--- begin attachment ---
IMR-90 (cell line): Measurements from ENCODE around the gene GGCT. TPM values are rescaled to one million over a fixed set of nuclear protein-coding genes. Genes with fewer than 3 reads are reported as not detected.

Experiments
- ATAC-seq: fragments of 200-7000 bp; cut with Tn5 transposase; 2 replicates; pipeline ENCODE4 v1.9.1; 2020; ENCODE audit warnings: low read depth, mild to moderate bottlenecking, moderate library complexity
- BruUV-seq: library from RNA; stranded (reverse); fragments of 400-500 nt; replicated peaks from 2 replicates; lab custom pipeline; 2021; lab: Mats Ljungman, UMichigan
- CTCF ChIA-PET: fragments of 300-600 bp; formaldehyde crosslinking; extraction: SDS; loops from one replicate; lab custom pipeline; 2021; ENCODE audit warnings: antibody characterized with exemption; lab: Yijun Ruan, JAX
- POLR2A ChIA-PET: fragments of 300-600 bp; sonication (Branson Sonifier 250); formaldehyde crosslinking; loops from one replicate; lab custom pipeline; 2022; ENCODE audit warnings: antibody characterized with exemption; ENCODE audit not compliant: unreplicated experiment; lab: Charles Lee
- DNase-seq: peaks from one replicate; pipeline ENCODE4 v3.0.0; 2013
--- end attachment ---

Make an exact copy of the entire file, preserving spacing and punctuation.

IMR-90 (cell line): Measurements from ENCODE around the gene GGCT. TPM values are rescaled to one million over a fixed set of nuclear protein-coding genes. Genes with fewer than 3 reads are reported as not detected.

Experiments
- ATAC-seq: fragments of 200-7000 bp; cut with Tn5 transposase; 2 replicates; pipeline ENCODE4 v1.9.1; 2020; ENCODE audit warnings: low read depth, mild to moderate bottlenecking, moderate library complexity
- BruUV-seq: library from RNA; stranded (reverse); fragments of 400-500 nt; replicated peaks from 2 replicates; lab custom pipeline; 2021; lab: Mats Ljungman, UMichigan
- CTCF ChIA-PET: fragments of 300-600 bp; formaldehyde crosslinking; extraction: SDS; loops from one replicate; lab custom pipeline; 2021; ENCODE audit warnings: antibody characterized with exemption; lab: Yijun Ruan, JAX
- POLR2A ChIA-PET: fragments of 300-600 bp; sonication (Branson Sonifier 250); formaldehyde crosslinking; loops from one replicate; lab custom pipeline; 2022; ENCODE audit warnings: antibody characterized with exemption; ENCODE audit not compliant: unreplicated experiment; lab: Charles Lee
- DNase-seq: peaks from one replicate; pipeline ENCODE4 v3.0.0; 2013